2. Successful consultants are not good listeners. They’re DEEP listeners. “Good” listeners use surface tricks and techniques like “active listening” and “matching and mirroring.” Deep listeners listen with no agenda. Your listening focus should be on empathy – literally “feeling WITH” the client – and understanding the issues behind the issues. This isn’t a trick you learn in “consulting school.” This comes from your heart and your genuine interest in helping the client improve their situation. Deep listening will help you understand the real value that the client seeks from you.

3. Successful consultants are easy to do business with. One of the world’s finest consultants, Alan Weiss, says in his book Million Dollar Consulting, “you have to spend money to make money.” Part of that money should be spent on things that will make you easy to do business with. Some of these things are almost trivial – being able to accept credit cards, having an 800 number, etc. And some of these things will be a major investment of time, effort, thought, and energy. Like designing a resource-rich web presence or moving to value-based fee-setting so people get you and your expertise without concern over when you punch in and out on the time clock.
4. Successful consultants are proactive and offer suggestions. Flexibility is a great source of strength. So is forward movement. When consulting with large organizations, it is easy to fall into their trap of “analysis paralysis.” Especially with all the hype around “getting close to the customer.” The danger for consultants in getting too close to the customer is that you’ll get mired in the same quicksand you’ve been brought in to rescue them from! Keep moving, and always offer options. It could be as simple as “Plan A or B or C,” but giving choices always enhances collaboration and provides a sense of shared responsibility for outcomes. And it’s harder to say “No” when asked “Chocolate or Vanilla or Strawberry?” Ideally, your clients will say “Wow, they ALL sound delicious.” Then you are in a position to make a recommendation based on your deep listening (See #2!)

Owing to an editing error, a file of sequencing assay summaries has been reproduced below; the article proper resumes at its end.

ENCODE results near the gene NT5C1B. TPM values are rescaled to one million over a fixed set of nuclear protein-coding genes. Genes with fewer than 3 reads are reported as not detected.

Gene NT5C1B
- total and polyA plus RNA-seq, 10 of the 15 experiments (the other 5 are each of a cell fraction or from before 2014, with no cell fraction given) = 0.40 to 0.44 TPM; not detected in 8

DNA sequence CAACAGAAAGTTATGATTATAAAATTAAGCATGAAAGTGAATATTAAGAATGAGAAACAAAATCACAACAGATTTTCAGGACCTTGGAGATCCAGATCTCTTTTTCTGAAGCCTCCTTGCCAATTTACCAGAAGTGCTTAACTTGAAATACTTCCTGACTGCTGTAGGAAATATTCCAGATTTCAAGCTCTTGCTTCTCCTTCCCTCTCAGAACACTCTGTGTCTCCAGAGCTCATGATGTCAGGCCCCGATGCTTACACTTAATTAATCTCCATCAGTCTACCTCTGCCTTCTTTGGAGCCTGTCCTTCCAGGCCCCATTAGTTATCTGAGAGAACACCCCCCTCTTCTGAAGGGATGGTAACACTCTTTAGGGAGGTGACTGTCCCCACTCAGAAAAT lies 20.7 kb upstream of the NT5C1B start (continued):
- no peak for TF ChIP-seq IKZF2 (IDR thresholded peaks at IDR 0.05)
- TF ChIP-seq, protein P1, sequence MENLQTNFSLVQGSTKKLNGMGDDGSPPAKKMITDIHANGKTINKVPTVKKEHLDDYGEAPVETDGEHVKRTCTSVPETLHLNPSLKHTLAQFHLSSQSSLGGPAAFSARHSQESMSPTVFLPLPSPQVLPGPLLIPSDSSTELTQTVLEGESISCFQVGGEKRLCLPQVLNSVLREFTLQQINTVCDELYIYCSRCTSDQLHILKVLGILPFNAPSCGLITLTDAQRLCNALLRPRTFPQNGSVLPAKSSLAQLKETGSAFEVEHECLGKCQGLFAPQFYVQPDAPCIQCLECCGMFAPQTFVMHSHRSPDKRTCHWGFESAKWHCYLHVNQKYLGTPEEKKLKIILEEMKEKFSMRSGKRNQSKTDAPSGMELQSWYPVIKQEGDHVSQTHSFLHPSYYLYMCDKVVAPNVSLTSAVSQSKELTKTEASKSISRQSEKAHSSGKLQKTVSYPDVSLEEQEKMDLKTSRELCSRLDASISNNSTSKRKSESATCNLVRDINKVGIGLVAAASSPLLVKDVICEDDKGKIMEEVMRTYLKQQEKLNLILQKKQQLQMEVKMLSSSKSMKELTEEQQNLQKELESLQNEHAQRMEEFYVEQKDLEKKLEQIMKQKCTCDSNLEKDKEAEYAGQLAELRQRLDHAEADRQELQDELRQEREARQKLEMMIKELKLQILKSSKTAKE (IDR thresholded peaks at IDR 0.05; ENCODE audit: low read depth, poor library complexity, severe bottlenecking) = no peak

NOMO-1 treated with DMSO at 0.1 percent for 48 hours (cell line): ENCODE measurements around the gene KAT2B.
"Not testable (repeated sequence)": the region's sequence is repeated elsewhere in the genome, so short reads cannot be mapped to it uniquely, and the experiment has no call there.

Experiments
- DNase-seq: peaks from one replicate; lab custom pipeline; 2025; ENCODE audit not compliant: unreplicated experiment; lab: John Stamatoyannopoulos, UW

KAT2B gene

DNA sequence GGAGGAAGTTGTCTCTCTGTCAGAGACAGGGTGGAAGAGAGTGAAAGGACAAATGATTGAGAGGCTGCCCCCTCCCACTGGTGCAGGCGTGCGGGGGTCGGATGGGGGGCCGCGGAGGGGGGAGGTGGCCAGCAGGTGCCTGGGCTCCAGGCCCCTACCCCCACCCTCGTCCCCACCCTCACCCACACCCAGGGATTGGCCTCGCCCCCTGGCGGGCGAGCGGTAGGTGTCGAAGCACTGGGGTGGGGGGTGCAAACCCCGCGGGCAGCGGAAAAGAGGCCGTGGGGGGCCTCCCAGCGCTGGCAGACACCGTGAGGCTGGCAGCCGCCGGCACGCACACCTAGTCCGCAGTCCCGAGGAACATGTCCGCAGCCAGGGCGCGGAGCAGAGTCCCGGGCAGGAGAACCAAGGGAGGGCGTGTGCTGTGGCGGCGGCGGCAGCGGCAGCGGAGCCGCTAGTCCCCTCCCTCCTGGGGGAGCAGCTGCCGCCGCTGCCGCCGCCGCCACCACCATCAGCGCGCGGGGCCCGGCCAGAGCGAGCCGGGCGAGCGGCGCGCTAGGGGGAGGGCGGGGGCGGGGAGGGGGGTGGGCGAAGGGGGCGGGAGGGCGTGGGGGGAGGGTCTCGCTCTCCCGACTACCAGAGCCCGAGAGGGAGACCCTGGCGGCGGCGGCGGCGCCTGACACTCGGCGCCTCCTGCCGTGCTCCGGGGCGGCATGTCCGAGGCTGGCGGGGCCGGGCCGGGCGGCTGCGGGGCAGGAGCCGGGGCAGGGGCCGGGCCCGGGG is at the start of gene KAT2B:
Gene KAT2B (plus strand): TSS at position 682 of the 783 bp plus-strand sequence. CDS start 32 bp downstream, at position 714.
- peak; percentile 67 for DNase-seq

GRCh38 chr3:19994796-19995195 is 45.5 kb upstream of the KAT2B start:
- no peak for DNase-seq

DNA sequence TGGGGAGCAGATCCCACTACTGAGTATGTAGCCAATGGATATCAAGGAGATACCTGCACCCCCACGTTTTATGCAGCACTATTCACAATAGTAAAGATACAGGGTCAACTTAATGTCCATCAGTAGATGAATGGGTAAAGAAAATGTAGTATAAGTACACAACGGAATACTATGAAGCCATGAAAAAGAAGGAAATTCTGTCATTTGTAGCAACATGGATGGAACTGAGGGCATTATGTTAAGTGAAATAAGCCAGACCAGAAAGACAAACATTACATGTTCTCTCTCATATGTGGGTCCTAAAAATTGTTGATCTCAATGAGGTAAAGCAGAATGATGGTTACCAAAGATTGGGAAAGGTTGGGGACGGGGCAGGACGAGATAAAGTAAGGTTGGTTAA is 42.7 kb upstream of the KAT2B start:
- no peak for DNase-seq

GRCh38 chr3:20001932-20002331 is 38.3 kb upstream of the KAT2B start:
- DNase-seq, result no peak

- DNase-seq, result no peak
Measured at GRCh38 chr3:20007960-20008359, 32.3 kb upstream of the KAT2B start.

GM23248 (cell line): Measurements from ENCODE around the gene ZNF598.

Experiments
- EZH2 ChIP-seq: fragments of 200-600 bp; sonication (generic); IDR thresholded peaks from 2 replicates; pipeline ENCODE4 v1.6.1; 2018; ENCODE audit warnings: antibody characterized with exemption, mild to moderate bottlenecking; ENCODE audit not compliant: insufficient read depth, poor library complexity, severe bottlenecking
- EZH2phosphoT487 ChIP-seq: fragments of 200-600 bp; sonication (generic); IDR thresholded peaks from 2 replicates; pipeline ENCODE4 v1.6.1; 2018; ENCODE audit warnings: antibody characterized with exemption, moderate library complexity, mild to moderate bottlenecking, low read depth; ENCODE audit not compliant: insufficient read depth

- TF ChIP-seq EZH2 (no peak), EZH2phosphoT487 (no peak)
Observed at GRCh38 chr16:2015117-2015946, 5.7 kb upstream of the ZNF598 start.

5. Successful consultants work from passion, knowledge, and eagerness to help. The irony of this is that the more easy and effortless the work for the consultant, the greater the value it has for the client. For the consultant, the intersection of joy and business is called profit. Marketer, speaker, and author Seth Godin believes that in any business relationship, the sooner you ask for money, the less you will get. This has interesting implications for the consulting business, where knowledge and expertise (and to a certain extent, even conversation) has monetary value.

I happen to believe in the concept of value-first selling. In other words, you should give clients valuable information and point them to resources they need, even before you’re hired. You should work to make prospects think, “Wow, this guy is a goldmine. Imagine what we’d get if we actually HIRED him.”

Now a lot of sales and consulting experts call this “spilling the candy in the lobby” and they advise strongly against it. And I would advise against it too – if you’re only carrying one bowl of candy. But without bragging, I can safely say that among great consultants (people who work at the intersection of passion and knowledge and eagerness to help), we’re a veritable candy store and are not likely to run out anytime soon by sharing our gifts with clients that are hungry for what we have to offer.

Would you help a friend with your knowledge and expertise? Sure you would. Perhaps clients are simply friends that pay you money? Think about it.